In contrast, Salmon et al reported a patient with a history of multiple ocular surgeries, including trabeculectomy, who developed scleral flap dehiscence leading to hypotony and choroidal detachment, in the absence of prolapse of uveal tissue. This patient had a good visual outcome and the trabeculectomy remained functional on conservative management alone.(6)
Experimental work on the effect of trabeculectomy on ocular integrity to airbag trauma has been performed. Researchers identified that current airbag settings are capable of inducing globe rupture after a trabeculectomy.(7) Scleral rupture extending from the scleral flap edge posteriorly was observed at impact velocities of over 30 m/sec, below the velocity of most standard airbags. This posterior extension of the scleral flap is a similar pattern of injury to that identified in this case. To date, there have been no reported cases of such incidents with airbags in the literature.
In our case, an extension of the sclerostomy site was identified during surgical repair after clearing the wound of prolapsed uveal tissue. This was the same as previously reported cases of trauma after trabeculectomy, where extension of the sclerostomy was noted.(5-7) As this could not be completely closed with interrupted sutures, a patch graft was placed to help restore the integrity of the globe.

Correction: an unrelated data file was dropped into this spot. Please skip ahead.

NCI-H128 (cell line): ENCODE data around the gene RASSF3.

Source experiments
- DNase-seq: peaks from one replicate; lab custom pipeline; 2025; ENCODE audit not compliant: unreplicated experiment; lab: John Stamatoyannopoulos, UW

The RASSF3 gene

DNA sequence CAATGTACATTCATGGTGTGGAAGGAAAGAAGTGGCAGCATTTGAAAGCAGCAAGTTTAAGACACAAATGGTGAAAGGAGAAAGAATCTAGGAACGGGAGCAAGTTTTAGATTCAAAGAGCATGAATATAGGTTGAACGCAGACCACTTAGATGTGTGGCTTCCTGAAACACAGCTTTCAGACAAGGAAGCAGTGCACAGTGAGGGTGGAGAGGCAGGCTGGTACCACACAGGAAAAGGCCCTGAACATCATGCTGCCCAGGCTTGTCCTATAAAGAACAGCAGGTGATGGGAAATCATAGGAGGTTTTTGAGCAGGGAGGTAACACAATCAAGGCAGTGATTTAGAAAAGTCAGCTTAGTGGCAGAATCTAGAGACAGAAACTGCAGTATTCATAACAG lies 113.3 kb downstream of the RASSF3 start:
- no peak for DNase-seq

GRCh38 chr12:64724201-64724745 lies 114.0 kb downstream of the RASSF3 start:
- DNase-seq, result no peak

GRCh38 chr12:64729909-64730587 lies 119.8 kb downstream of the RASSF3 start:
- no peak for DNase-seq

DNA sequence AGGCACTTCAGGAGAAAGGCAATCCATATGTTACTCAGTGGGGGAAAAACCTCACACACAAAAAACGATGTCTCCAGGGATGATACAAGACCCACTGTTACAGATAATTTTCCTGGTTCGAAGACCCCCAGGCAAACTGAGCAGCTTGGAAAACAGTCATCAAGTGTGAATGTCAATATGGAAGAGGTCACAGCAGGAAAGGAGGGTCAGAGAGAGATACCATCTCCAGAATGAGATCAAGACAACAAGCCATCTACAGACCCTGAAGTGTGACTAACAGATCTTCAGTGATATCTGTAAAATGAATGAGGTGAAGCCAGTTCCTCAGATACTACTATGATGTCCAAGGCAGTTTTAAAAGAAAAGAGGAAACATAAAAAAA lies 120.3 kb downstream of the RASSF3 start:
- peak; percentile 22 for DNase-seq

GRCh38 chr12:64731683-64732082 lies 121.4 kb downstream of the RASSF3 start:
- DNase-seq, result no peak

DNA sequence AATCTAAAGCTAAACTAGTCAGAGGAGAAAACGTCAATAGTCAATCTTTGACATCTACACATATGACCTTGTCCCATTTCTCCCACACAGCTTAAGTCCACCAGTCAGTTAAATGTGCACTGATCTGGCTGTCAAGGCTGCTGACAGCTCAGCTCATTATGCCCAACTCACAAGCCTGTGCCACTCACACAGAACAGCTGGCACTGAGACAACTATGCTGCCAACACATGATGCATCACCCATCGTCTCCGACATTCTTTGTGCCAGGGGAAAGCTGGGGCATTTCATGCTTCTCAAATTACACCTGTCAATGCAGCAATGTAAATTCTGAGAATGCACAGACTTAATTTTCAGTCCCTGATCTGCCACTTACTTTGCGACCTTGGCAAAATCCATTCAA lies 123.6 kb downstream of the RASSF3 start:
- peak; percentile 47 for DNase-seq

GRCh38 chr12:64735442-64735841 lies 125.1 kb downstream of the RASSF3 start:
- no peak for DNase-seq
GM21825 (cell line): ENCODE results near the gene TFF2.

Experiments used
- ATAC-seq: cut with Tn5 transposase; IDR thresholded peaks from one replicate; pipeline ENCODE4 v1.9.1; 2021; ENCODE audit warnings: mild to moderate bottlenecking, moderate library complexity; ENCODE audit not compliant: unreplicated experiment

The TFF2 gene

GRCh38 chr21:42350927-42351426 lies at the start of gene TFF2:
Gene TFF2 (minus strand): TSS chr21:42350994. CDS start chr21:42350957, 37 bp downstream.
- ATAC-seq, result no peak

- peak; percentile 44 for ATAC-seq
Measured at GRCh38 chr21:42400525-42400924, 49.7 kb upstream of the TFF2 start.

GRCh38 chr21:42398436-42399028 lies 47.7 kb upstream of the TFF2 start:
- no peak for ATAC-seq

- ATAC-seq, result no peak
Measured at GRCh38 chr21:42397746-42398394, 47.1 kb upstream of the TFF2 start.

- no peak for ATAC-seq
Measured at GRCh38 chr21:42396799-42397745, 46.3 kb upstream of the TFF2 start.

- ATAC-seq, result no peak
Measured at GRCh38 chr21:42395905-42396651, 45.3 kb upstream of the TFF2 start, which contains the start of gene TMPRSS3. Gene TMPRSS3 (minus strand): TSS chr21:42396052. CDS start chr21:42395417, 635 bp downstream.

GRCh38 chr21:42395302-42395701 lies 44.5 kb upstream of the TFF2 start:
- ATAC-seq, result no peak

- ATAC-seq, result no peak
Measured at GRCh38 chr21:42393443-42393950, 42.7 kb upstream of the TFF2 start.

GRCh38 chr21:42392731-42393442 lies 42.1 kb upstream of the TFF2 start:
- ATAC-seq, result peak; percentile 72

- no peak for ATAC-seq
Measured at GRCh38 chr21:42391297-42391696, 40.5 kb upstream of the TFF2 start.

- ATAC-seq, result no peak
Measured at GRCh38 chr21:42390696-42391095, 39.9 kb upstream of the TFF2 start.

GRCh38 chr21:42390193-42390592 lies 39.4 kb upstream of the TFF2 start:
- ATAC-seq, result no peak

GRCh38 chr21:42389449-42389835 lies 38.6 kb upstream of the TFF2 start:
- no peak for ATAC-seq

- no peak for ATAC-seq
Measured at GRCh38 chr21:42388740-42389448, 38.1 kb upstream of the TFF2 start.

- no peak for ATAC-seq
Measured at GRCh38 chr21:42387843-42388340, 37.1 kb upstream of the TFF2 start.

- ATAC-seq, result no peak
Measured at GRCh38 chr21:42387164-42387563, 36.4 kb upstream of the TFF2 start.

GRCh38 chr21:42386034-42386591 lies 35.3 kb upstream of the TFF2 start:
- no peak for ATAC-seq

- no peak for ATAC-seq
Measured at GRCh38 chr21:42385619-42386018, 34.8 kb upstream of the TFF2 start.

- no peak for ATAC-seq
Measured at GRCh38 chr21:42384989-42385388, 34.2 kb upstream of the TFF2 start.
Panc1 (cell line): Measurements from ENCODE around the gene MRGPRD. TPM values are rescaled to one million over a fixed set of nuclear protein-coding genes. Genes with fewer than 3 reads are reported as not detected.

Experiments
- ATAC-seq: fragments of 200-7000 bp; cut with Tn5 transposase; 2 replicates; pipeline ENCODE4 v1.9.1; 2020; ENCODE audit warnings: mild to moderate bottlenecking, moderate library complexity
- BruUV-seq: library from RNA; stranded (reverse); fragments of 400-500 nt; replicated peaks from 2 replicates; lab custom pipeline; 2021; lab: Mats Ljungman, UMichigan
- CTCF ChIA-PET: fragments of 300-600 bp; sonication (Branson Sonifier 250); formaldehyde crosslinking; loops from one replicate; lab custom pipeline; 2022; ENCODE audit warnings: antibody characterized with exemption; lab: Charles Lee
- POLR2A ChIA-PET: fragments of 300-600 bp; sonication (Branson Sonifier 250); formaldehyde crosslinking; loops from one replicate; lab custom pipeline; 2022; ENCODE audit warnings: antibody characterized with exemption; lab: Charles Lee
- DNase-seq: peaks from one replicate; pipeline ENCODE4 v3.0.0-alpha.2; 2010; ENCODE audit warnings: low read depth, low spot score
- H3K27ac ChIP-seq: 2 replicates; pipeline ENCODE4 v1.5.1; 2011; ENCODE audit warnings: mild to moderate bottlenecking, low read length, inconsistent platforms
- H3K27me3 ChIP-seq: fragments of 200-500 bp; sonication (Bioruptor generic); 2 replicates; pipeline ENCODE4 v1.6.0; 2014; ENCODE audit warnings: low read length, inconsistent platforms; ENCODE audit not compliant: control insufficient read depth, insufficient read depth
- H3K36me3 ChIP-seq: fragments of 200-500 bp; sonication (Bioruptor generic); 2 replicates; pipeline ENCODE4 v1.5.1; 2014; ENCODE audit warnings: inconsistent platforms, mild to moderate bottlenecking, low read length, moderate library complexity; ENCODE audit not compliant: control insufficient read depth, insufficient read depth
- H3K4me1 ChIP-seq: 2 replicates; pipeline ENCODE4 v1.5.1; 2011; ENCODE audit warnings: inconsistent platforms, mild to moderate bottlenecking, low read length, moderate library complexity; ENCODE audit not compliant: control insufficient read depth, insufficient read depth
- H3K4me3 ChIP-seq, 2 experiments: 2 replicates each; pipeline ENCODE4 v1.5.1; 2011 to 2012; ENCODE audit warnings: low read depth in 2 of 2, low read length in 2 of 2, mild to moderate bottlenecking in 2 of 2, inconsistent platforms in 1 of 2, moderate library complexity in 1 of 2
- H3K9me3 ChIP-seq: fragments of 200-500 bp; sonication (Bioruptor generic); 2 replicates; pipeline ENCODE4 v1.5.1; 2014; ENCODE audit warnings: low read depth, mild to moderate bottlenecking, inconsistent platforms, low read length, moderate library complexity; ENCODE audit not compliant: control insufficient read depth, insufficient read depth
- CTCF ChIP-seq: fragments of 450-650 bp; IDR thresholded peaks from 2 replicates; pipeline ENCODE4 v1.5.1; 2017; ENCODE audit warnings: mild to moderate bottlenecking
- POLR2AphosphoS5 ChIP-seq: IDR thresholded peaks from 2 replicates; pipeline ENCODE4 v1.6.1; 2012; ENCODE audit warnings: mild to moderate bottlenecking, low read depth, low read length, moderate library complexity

Donor patches (scleral, cornea, and pericardium) have been used to repair ruptures and perforations of the sclera and cornea but have not been previously reported in the context of ruptured trabeculectomy sites.(8,9) Commonly, leaking blebs with melted sclera following antimetabolite use are patched. The technique we used in the present case was not always possible in the past because scleral patches had to be ordered in advance, whereas the surgical decision is usually made intraoperatively when it becomes clearer that wound closure would be difficult if the trabeculectomy flap was friable. Now freeze-dried pericardium is readily available and can be stored at room temperatures for up to 5 years.
Wound closure without a patch graft would have led to significant induced astigmatism, whereas with our technique, the patient could eventually achieve an unaided visual acuity of 6/9 in the operated eye. This report highlights the importance of achieving early closure of the wound rather than aiming to maintain some trabeculectomy function after the rupture has occurred. The patient can also be appropriately warned about the need for future glaucoma surgery. Hence, there should be no hesitation in using a patch graft to achieve complete watertight closure at the time of primary closure.(9,10)